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Title: Adaptive Discontinuous Galerkin Methods for Fourth Order Problems
Authors: Virtanen, Juha Mikael
Supervisors: Georgoulis, Emmanuil
Award date: 1-Dec-2010
Presented at: University of Leicester
Abstract: This work is concerned with the derivation of adaptive methods for discontinuous Galerkin approximations of linear fourth order elliptic and parabolic partial differential equations. Adaptive methods are usually based on a posteriori error estimates. To this end, a new residual-based a posteriori error estimator for discontinuous Galerkin approximations to the biharmonic equation with essential boundary conditions is presented. The estimator is shown to be both reliable and efficient with respect to the approximation error measured in terms of a natural energy norm, under minimal regularity assumptions. The reliability bound is based on a new recovery operator, which maps discontinuous finite element spaces to conforming finite element spaces (of two polynomial degrees higher), consisting of triangular or quadrilateral Hsieh-Clough-Tocher macroelements. The efficiency bound is based on bubble function techniques. The performance of the estimator within an h-adaptive mesh refinement procedure is validated through a series of numerical examples, verifying also its asymptotic exactness. Some remarks on the question of proof of convergence of adaptive algorithms for discontinuous Galerkin for fourth order elliptic problems are also presented. Furthermore, we derive a new energy-norm a posteriori error bound for an implicit Euler time-stepping method combined with spatial discontinuous Galerkin scheme for linear fourth order parabolic problems. A key tool in the analysis is the elliptic reconstruction technique. A new challenge, compared to the case of conforming finite element methods for parabolic problems, is the control of the evolution of the error due to non-conformity. Based on the error estimators, we derive an adaptive numerical method and discuss its practical implementation and illustrate its performance in a series of numerical experiments.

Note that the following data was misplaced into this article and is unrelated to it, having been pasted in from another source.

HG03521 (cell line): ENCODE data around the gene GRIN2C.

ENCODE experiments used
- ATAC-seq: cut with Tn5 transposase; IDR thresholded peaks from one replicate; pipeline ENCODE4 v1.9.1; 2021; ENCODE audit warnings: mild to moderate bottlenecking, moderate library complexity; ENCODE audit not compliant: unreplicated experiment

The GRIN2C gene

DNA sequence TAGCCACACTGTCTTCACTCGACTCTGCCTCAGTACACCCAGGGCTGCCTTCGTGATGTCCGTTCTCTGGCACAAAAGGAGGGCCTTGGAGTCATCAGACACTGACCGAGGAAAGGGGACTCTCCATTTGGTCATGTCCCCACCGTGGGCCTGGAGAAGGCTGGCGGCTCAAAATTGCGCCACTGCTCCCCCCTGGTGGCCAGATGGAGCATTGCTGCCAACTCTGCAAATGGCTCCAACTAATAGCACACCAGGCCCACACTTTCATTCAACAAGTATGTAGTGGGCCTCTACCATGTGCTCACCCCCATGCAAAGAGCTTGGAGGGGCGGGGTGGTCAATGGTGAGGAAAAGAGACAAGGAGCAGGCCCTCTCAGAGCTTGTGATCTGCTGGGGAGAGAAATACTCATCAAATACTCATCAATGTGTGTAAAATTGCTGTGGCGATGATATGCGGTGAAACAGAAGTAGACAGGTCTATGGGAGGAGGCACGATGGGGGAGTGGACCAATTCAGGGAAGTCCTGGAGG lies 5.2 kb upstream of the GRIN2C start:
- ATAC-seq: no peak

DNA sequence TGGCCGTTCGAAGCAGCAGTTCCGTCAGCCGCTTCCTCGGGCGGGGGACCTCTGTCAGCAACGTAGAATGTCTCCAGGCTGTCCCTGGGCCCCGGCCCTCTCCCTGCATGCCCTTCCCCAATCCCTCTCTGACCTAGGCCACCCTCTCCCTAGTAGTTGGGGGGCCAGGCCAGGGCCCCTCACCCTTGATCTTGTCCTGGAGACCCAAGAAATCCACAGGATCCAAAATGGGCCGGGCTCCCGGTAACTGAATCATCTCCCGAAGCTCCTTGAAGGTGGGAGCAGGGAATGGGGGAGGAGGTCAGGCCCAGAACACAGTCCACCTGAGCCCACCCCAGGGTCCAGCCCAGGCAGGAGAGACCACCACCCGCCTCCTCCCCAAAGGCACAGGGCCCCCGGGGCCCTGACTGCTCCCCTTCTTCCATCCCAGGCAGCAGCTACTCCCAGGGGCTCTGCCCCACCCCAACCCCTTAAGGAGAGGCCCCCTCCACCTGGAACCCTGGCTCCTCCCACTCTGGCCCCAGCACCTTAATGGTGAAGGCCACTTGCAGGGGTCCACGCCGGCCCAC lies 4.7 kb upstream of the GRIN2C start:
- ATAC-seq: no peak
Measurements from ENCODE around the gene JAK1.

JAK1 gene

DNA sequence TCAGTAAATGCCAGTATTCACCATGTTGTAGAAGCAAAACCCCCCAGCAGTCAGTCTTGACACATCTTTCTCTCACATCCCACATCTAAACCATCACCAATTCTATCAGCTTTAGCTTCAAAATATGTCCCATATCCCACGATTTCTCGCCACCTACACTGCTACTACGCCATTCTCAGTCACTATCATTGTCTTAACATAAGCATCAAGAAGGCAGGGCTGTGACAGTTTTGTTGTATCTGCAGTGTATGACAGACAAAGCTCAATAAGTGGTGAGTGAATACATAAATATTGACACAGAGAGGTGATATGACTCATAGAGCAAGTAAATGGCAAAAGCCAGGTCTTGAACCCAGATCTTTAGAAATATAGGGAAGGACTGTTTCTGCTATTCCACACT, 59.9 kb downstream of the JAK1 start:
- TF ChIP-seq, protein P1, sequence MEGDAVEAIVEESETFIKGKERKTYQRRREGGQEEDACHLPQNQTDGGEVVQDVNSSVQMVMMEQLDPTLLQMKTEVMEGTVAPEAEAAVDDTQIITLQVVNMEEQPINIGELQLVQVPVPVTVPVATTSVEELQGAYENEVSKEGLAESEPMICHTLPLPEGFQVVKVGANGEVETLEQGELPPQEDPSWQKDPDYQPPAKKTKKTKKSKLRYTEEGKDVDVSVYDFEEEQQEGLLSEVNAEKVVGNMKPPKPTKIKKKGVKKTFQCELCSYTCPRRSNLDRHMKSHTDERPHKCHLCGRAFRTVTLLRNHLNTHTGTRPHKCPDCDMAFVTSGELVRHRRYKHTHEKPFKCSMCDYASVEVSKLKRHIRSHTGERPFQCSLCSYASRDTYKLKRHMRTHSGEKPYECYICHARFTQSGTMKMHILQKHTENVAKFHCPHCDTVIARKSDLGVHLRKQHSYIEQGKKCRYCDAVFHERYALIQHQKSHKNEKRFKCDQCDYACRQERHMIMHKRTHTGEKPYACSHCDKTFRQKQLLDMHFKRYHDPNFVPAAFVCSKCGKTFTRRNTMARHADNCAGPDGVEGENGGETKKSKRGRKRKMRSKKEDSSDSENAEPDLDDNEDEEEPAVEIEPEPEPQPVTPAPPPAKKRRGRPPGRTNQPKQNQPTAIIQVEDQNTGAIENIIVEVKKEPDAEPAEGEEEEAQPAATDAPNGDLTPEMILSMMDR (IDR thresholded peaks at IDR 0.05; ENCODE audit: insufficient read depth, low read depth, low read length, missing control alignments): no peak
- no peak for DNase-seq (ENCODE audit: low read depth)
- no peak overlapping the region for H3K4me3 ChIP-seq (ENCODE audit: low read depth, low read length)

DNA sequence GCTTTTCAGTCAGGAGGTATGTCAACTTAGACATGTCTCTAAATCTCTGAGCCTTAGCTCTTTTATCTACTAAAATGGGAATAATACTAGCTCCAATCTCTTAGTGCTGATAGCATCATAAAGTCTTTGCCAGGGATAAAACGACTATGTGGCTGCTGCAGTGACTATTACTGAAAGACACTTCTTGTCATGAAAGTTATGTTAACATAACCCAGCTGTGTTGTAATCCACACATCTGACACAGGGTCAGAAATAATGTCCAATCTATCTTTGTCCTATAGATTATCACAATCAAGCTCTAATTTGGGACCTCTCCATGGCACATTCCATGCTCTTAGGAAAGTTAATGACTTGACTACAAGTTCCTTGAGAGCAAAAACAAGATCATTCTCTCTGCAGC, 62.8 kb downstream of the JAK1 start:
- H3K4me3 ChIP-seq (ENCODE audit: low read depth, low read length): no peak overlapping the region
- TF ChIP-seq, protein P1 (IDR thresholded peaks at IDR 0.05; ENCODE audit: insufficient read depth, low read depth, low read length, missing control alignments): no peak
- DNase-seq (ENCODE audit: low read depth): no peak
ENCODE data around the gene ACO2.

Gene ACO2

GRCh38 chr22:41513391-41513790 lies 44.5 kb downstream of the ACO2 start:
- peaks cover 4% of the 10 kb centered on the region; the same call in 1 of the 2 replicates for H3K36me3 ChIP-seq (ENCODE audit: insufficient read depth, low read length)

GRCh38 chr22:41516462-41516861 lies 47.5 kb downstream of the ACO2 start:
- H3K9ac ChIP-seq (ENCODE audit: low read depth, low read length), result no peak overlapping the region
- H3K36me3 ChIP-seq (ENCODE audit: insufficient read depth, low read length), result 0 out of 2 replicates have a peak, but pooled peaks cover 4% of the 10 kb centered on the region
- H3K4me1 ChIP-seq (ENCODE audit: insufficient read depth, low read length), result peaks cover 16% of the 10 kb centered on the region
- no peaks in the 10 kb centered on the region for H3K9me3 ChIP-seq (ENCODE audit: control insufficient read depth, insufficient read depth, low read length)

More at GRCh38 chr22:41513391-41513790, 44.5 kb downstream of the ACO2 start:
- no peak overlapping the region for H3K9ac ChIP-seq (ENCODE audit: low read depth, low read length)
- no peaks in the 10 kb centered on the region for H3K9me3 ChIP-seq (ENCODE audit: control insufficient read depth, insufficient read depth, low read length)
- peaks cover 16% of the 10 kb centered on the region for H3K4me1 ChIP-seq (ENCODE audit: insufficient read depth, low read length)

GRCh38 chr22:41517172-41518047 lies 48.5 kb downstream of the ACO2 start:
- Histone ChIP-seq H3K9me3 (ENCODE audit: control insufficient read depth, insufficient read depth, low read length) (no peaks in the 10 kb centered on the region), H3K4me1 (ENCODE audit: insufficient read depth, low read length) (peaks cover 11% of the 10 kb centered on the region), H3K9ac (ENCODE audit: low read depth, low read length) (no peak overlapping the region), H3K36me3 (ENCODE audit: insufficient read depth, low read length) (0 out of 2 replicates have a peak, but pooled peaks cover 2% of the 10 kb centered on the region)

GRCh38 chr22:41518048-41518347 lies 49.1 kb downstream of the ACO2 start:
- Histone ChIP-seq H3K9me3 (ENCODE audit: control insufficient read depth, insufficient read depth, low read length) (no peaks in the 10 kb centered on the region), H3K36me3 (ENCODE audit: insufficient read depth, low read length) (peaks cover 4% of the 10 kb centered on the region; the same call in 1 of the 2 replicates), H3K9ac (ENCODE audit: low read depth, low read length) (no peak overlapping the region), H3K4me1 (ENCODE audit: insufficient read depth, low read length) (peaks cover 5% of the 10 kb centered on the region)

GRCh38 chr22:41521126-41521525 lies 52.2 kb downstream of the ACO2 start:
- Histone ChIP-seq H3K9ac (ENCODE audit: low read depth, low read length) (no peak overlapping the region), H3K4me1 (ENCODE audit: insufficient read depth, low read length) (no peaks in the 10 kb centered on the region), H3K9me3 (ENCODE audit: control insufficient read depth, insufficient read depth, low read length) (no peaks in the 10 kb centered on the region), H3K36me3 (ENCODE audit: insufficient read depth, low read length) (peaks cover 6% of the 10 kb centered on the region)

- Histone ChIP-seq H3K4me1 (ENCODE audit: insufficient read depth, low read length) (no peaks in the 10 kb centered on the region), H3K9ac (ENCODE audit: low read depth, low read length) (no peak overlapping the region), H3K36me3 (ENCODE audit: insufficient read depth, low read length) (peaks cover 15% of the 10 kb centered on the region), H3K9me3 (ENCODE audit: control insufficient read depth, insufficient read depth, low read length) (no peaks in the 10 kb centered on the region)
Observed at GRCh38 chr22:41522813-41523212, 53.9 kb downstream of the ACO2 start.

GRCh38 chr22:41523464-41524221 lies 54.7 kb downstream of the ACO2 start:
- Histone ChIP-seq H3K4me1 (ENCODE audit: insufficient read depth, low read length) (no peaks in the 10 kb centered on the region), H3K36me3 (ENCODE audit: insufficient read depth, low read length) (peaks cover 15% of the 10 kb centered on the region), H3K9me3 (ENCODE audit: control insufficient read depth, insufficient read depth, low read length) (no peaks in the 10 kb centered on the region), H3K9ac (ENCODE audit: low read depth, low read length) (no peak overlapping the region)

Type: Thesis
Level: Doctoral
Qualification: PhD
Rights: Copyright © the author, 2010.
Appears in Collections:Theses, Dept. of Mathematics
Leicester Theses

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